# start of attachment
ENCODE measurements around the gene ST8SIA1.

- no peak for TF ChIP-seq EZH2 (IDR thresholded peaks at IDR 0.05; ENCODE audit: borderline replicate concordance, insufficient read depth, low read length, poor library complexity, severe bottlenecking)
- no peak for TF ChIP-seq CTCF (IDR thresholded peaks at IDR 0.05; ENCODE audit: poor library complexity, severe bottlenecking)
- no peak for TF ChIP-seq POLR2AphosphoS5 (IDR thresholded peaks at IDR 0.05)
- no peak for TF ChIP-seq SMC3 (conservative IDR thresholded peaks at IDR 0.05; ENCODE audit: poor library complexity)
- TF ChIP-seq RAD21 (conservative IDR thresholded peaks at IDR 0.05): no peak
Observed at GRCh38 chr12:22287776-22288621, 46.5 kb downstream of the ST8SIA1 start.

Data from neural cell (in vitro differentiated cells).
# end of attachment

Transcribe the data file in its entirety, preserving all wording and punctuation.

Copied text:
ENCODE measurements around the gene ST8SIA1.

- no peak for TF ChIP-seq EZH2 (IDR thresholded peaks at IDR 0.05; ENCODE audit: borderline replicate concordance, insufficient read depth, low read length, poor library complexity, severe bottlenecking)
- no peak for TF ChIP-seq CTCF (IDR thresholded peaks at IDR 0.05; ENCODE audit: poor library complexity, severe bottlenecking)
- no peak for TF ChIP-seq POLR2AphosphoS5 (IDR thresholded peaks at IDR 0.05)
- no peak for TF ChIP-seq SMC3 (conservative IDR thresholded peaks at IDR 0.05; ENCODE audit: poor library complexity)
- TF ChIP-seq RAD21 (conservative IDR thresholded peaks at IDR 0.05): no peak
Observed at GRCh38 chr12:22287776-22288621, 46.5 kb downstream of the ST8SIA1 start.

Data from neural cell (in vitro differentiated cells).